Mixed reaction to schools starting on time

DUBAI — Even as several parents and students heaved a sigh of relief on Monday following the Ministry of Education's announcement that schools would reopen as scheduled, some school managements expressed disappointment over the decision.

By Preeti Kannan & Ahmed Shaaban

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Published: Wed 6 Aug 2008, 1:57 AM

Last updated: Wed 8 Apr 2015, 1:25 PM

A school principal, who preferred anonymity, said the ministry could have considered at least a week's delay in the new academic year.

"That would help not only students and parents, but also administrative and teaching staff to get used to the new mode," she said. "This is not a call for laziness. It is only a matter of being somehow tolerant in this scorching summer, particularly after a long holiday," she added.

Anisha Jayakumar, Grade XII student, also felt the vacation should have been extended. She said, "Students who fast would find it really difficult to cope up with the studies during this time. There are a lot of teachers in my school who fast. It will be very difficult for them as well to bear the heat and teach. But now since the decision has been taken, we can't do anything about it."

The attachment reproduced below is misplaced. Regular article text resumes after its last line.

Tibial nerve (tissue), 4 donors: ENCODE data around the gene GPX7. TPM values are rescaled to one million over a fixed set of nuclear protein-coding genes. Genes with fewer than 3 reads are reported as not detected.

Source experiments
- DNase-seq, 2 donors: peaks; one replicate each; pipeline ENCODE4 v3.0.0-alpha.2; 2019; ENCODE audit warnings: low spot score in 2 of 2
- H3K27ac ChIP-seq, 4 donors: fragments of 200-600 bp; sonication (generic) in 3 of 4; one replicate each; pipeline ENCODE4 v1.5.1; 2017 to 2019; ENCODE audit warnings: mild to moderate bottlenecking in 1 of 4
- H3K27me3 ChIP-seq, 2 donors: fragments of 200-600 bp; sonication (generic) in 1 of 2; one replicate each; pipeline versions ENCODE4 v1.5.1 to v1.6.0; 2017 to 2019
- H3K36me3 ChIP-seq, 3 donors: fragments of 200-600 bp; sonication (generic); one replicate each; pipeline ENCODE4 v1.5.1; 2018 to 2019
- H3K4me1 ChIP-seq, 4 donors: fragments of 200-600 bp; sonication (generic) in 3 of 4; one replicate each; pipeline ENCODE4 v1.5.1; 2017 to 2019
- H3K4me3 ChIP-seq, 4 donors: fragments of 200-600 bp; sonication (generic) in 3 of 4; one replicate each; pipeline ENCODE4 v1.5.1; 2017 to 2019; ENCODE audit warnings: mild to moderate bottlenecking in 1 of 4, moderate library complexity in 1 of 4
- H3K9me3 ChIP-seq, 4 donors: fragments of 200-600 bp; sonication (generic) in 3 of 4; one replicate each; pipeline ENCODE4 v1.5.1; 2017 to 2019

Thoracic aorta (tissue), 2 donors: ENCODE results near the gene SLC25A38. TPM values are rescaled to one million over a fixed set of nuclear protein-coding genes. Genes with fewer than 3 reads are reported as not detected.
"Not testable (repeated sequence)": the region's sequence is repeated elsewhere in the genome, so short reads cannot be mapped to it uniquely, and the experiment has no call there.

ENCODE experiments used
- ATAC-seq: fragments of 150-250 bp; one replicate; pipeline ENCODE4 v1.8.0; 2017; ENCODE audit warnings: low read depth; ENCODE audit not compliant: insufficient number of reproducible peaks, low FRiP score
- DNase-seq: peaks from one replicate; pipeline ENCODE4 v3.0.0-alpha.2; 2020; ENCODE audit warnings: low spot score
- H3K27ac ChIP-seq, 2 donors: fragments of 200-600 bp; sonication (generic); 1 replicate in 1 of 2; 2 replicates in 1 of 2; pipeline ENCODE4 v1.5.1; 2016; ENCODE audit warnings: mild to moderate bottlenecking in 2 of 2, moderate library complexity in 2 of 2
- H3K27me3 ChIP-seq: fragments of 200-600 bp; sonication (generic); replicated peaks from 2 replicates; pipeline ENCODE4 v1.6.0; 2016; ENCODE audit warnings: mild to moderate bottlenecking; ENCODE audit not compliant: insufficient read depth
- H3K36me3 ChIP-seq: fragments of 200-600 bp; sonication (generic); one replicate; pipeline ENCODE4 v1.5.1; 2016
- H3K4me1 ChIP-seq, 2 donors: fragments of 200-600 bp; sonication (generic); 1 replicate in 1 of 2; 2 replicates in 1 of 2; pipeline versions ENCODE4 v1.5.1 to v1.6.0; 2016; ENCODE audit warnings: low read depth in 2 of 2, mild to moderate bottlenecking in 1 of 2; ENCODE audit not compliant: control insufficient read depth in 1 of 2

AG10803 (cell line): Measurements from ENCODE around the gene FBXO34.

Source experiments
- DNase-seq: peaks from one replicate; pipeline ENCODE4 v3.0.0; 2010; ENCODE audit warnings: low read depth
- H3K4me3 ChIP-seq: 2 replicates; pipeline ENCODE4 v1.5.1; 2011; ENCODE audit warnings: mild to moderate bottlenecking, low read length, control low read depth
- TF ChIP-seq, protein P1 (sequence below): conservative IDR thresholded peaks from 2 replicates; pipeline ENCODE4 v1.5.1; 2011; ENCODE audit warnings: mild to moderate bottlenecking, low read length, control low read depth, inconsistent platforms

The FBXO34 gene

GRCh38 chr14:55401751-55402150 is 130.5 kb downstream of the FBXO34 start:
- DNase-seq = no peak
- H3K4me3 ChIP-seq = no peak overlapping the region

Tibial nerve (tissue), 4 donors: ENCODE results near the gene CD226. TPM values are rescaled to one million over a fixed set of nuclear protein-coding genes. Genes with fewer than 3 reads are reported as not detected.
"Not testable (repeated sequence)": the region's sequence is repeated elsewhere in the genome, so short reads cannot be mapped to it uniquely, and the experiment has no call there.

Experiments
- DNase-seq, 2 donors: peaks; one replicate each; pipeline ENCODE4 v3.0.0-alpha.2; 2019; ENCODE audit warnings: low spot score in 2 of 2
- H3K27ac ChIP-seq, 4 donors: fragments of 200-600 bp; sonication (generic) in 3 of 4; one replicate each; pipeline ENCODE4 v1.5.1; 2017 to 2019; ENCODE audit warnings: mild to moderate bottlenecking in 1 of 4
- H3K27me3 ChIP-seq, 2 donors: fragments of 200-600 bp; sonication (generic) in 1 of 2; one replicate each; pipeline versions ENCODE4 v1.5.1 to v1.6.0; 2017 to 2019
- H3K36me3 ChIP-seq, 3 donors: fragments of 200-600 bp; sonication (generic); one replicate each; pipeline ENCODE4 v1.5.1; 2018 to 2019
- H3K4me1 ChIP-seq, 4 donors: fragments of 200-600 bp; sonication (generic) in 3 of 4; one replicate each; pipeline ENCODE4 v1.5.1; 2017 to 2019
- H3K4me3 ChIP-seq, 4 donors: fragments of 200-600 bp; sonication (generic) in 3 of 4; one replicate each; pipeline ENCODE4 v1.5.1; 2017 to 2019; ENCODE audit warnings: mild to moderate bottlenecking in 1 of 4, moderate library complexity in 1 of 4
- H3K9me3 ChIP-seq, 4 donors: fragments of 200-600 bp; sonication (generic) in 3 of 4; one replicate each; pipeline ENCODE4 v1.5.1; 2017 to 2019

Daniel R, student of an international school, welcomed the ministry's announcement and said, "It is good that the ministry has carefully considered the effects it could have on academics before arriving at the decision. Besides, everybody's on holiday and they would have been upset if they had come back to find out schools are closed for an extra month."

Umm Mazin, mother of a student of American International School, noted that any delay would have upset academic schedules.

"If there was a postponement, schools would have found it hard to finish their syllabus on time. Children are used to fasting during Ramadan and schools work for shorter hours during that time. So it wouldn't make any difference," she added.

Marlon Fernando, father of a student of Westminster School, felt that the decision would not cause any confusion among families, who have already planned their vacation.

He added, "Everyone's accustomed to the September to June system in the Gulf for the last many years and it would not be right to upset it."

Muna Abdullah, Principal of Dubai-based Model Values School, said she was not in favour of postponing the new academic year. Any delay, she believed, would have made no difference.

"On the contrary, it would have led to a big chaos in the ministry plan, schedules, curriculum, and examinations," she said, adding that students should not waste their time and have meals early to have enough sleep.

Gems group observed that no additional closures would ensure that the school calendar continued as planned, while the Taaleem schools said since Ramadan was a great opportunity to share the rich tapestry of the local culture with students from around the world and the government's decision was in line with this.

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